Editor’s note: This story was rewritten to correct a misinterpretation of the views expressed by the resource persons interviewed.
TWO JOURNALISM professors are taking issue with the low accreditation standards set by the Presidential Communications Operations Office (PCOO) for bloggers and social media users who want to cover President Rodrigo Duterte.
While not in principle opposed to letting bloggers cover Malacañang, veteran journalist Nestor Cuartero, instructor at the Faculty of Arts and Letters, said recklessness and irresponsibility in news coverage were problems that could arise as a result of accrediting untrained writers.
“[Bloggers] work independently and don’t have media hierarchy. They write as they please, they are their own bosses, so the recklessness and irresponsibility commonly attached to bloggers should be watched out for,” Cuartero told the Varsitarian.
Cuartero said the simple requirements for Palace accreditation, like having 5,000 followers in a social media platform, were very alarming.
“[These simple requirements] are frightening because in traditional media, the Malacañang beat is a highly regarded territory. Before you get to that level, you have to go through the ranks. [It is the] pinnacle of your reporting,” he added.
Danilo Arao, journalism professor at the University of the Philippines, said these “low standards” for accreditation would cause a “nightmare” for PCOO.
“Given the lower standards, there will be a logistical nightmare for PCOO. It is possible for the more competent [bloggers and social media practitioners] to be in the company of trolls and incompetent, free-loading individuals,” he said.
Arao said the PCOO should ensure that the bloggers seeking media passes could write and research well.
Thomasian alumna Rebecca Añonuevo, who had worked for the PCOO, echoed this concern, saying that quality of writing, content and reader engagement of each blog must be examined first.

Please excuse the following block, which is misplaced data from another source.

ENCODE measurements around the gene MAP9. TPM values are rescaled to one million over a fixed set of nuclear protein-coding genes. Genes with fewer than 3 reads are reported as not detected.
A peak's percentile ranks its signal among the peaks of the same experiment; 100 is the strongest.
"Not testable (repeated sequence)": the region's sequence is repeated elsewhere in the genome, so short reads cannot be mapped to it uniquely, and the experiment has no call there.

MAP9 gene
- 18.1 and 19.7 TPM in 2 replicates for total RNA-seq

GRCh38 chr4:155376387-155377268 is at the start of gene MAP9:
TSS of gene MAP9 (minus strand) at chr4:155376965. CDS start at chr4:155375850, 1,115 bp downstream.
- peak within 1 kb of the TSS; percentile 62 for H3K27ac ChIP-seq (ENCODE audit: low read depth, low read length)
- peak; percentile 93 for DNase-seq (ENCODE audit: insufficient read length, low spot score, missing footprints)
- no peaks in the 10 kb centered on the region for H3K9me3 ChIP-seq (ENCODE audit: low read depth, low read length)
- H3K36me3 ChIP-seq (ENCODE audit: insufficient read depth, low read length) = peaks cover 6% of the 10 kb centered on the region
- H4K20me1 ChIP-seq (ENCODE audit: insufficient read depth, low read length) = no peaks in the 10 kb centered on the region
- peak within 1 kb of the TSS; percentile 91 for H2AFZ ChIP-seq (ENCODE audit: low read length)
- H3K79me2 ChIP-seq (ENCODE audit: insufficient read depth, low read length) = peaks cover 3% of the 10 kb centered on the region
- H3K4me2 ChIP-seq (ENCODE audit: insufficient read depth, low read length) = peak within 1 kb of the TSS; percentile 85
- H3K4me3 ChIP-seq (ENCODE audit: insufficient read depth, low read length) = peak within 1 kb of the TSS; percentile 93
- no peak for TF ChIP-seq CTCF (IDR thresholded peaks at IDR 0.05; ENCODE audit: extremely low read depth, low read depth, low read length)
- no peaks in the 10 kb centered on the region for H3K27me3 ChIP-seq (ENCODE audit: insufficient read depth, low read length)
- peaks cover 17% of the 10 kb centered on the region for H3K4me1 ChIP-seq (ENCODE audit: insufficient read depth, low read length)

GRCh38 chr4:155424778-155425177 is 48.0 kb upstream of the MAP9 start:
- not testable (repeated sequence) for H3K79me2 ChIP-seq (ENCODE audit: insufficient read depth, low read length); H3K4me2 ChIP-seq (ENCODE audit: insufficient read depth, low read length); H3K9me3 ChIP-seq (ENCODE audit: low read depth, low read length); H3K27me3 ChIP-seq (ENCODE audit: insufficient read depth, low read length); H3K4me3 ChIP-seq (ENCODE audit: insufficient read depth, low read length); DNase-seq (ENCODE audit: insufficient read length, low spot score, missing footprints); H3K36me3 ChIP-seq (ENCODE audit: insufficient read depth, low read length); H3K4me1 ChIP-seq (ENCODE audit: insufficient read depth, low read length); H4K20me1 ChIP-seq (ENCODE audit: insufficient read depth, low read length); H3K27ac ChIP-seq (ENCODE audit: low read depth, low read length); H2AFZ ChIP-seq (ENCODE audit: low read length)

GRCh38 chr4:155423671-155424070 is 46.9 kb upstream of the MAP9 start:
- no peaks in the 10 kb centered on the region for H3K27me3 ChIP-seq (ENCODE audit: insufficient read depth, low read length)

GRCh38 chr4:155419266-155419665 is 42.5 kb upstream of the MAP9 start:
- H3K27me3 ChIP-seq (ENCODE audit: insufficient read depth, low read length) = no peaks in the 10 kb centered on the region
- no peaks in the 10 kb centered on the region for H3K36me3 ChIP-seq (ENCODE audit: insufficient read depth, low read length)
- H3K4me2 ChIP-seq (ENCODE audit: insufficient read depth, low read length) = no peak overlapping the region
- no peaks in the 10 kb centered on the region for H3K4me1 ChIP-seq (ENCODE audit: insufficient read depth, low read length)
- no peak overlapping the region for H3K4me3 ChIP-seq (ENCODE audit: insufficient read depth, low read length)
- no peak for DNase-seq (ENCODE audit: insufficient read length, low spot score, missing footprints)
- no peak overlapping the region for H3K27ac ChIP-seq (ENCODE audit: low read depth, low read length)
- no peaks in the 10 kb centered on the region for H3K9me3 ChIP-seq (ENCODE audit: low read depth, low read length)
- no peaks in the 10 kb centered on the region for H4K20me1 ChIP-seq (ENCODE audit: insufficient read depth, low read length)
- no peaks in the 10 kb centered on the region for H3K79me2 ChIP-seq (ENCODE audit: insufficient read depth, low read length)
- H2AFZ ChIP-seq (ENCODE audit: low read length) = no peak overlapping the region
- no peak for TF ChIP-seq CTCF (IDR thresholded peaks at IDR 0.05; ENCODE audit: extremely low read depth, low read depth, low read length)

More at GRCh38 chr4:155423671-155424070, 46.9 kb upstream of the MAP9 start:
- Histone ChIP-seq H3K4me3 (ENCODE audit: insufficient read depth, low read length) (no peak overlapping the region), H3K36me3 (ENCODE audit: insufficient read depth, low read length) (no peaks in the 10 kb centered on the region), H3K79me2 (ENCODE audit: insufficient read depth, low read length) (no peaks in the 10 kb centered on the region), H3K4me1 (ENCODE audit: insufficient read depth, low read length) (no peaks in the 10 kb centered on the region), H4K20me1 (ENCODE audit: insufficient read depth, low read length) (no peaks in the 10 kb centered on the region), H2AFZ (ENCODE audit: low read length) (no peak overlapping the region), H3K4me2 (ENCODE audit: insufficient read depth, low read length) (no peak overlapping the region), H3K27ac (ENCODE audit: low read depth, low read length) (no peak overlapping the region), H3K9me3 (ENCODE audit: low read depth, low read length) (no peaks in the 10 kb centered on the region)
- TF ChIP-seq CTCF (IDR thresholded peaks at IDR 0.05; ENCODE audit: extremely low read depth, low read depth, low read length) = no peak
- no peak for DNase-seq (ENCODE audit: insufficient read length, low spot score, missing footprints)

“Writing is a serious profession, blogging is just a new form. Government should check the record of published articles by bloggers,” she said in an interview.
On Aug. 8, Palace Communications Secretary Martin Andanar signed Department Order 18 titled “Interim Social Media Practitioner Accreditation.”
It states that any Filipino citizen at least 18 years old, with more than 5,000 followers in any social media platform, can cover events of President Duterte.
‘Nothing wrong with being inclusive’
There is nothing wrong with being “inclusive” and giving bloggers access to the President, but the department order is not progressive as it allows any “net-savvy individual” to enter Malacañan Palace, Arao said.
“The bloggers and social media users could help expand the reach and perhaps engage in fact-checking the news media organizations,” he said.
However, this cannot happen if the ones accredited are ignorant of objective coverage, the UP professor added.
Cuartero said bloggers could be given a chance if properly screened by the communications office.
“If properly screened, [bloggers and social media users] should be given a chance because maybe there are some who are responsible,” he said.
Añonuevo said bloggers and social media practitioners could even break the monopoly of established media on public discourse.
“[W]hy be afraid of a new sector in information-building or shaping of opinion? I am excited by the fact that at last institutions have no more sole control of information or truth, according to their privileged version,” she added.
Bloggers or social media personalities who want to cover presidential events have to apply for accreditation with the Palace Social Media Office headed by Mocha Uson, a prominent online Duterte supporter.